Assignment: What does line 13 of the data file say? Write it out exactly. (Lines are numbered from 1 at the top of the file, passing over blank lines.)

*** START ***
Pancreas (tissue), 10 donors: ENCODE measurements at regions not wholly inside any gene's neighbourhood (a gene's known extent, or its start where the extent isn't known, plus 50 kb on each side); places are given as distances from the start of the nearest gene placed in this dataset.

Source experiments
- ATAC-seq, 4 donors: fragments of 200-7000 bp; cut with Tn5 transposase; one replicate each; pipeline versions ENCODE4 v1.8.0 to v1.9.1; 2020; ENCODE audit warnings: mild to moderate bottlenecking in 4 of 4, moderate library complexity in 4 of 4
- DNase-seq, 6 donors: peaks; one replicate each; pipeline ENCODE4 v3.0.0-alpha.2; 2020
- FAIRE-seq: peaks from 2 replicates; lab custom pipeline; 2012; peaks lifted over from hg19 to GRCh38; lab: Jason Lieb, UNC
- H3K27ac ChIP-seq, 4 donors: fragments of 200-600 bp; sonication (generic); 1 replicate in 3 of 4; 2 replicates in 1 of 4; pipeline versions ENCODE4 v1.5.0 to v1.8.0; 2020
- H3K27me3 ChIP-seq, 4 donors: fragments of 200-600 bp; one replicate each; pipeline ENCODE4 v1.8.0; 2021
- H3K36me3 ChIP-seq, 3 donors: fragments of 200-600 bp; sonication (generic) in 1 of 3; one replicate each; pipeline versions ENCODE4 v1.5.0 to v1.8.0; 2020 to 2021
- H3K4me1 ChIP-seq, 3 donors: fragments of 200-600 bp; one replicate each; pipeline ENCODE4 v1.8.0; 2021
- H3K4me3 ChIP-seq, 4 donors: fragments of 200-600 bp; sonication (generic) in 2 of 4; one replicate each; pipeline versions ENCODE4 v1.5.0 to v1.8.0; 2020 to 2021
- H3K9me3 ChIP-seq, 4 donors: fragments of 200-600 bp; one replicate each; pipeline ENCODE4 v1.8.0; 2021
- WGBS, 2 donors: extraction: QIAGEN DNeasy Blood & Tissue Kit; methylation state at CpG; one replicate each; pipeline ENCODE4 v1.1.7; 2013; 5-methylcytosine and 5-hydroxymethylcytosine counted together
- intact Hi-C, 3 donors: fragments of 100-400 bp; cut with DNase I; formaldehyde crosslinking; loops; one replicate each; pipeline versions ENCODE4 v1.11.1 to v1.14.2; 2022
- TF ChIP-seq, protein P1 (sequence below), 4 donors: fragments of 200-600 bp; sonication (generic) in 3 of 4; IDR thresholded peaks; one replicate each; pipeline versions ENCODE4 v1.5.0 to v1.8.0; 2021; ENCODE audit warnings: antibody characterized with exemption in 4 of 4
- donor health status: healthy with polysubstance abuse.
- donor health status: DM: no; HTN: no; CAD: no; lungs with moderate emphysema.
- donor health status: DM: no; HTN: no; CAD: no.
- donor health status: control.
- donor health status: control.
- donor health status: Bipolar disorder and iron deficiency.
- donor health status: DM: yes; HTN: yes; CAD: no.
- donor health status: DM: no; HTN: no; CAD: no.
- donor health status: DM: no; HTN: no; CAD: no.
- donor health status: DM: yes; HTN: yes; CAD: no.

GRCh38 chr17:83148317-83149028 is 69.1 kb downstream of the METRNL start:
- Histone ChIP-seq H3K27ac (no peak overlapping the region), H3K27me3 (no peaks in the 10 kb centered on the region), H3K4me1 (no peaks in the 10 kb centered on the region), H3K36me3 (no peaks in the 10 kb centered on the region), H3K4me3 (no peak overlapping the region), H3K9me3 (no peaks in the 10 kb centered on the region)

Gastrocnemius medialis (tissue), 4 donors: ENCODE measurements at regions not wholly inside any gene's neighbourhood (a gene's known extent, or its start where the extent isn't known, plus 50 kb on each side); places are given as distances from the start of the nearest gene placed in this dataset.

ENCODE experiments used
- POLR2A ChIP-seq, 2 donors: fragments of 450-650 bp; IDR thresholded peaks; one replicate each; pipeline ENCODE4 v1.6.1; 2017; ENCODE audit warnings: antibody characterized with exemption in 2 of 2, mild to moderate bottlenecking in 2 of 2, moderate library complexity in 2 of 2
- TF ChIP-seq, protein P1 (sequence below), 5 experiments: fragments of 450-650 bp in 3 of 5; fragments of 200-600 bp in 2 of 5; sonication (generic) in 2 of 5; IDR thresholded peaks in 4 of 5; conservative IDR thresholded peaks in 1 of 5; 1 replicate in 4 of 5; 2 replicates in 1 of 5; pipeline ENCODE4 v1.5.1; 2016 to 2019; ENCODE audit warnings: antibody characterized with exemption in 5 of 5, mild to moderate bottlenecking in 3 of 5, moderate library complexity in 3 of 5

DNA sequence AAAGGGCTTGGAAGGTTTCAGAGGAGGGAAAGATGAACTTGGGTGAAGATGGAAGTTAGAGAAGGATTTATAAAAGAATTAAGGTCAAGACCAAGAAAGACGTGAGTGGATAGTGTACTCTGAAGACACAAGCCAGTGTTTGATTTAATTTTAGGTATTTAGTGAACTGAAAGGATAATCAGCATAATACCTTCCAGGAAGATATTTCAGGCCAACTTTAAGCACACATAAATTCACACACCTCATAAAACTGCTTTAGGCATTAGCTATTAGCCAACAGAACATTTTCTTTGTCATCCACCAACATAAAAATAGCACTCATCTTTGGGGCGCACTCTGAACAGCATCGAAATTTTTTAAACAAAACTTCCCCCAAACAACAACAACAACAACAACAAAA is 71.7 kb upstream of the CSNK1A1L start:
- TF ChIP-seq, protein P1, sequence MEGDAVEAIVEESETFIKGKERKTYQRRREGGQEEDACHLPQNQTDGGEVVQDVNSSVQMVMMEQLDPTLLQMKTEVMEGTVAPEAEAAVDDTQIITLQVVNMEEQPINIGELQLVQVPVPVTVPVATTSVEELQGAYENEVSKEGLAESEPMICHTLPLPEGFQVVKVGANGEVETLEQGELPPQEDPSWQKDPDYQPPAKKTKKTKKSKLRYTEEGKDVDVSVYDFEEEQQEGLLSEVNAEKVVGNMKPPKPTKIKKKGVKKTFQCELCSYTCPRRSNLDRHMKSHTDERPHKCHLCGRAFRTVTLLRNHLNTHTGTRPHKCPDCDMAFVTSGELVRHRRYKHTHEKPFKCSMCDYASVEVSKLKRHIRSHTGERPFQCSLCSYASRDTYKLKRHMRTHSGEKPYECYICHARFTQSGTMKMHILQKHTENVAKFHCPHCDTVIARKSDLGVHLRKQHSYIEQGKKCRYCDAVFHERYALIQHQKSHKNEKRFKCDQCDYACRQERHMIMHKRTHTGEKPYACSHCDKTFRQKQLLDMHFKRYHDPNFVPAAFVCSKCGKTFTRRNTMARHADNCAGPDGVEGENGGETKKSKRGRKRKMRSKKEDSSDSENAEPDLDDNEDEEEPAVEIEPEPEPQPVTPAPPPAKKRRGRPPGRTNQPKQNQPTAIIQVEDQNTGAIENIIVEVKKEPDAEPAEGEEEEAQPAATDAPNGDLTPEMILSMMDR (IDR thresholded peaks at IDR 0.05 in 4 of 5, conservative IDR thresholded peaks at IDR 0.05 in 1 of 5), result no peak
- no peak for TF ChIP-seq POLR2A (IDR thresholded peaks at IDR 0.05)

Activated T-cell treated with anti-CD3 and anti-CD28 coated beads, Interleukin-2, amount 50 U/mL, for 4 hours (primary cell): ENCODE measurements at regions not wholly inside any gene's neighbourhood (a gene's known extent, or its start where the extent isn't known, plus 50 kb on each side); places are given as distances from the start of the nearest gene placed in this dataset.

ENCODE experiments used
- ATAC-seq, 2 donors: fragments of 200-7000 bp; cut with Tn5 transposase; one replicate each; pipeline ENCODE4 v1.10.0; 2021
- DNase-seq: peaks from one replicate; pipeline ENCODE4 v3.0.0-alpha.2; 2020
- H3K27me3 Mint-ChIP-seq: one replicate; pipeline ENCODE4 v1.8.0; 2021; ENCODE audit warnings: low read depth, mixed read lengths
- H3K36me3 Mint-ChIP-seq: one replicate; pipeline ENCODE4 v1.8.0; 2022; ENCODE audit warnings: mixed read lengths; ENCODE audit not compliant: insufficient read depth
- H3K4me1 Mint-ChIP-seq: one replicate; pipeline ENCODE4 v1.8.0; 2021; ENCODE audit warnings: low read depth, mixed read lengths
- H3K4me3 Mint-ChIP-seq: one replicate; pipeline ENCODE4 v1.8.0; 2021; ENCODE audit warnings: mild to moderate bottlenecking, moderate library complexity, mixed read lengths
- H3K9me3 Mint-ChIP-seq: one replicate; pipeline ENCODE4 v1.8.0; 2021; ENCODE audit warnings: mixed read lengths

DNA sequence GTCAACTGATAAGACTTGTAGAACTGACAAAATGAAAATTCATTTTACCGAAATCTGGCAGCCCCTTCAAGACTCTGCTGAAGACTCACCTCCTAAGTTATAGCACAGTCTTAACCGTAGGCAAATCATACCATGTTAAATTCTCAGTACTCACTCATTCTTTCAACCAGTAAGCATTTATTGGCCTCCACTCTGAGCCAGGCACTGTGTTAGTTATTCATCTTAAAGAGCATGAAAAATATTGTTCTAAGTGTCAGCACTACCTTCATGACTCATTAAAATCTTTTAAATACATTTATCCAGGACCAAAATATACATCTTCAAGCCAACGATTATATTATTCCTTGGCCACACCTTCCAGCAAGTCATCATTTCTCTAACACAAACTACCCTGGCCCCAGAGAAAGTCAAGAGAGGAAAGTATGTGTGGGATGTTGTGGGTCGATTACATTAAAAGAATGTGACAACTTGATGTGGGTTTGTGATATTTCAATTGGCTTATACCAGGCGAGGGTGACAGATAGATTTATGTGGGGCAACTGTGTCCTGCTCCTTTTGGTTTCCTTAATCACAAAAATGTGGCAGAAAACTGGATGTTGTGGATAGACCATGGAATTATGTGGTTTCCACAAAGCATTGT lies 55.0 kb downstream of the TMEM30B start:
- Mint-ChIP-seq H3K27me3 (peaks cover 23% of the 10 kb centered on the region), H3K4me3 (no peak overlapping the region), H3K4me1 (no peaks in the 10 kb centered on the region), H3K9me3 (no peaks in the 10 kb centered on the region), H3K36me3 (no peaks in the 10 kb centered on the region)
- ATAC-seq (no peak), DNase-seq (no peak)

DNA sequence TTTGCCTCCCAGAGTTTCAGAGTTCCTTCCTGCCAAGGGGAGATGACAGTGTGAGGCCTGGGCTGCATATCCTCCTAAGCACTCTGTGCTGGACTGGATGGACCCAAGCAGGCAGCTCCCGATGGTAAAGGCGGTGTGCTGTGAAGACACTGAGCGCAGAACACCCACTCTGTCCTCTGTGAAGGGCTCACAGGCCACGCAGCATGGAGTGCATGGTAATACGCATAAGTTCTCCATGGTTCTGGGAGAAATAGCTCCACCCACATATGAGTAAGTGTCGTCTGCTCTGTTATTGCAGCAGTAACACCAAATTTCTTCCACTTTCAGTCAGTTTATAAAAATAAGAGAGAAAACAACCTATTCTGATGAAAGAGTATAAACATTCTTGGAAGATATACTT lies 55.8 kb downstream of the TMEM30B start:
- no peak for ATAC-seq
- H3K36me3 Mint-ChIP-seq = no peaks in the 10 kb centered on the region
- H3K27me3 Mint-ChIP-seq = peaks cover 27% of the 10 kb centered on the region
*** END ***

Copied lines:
- intact Hi-C, 3 donors: fragments of 100-400 bp; cut with DNase I; formaldehyde crosslinking; loops; one replicate each; pipeline versions ENCODE4 v1.11.1 to v1.14.2; 2022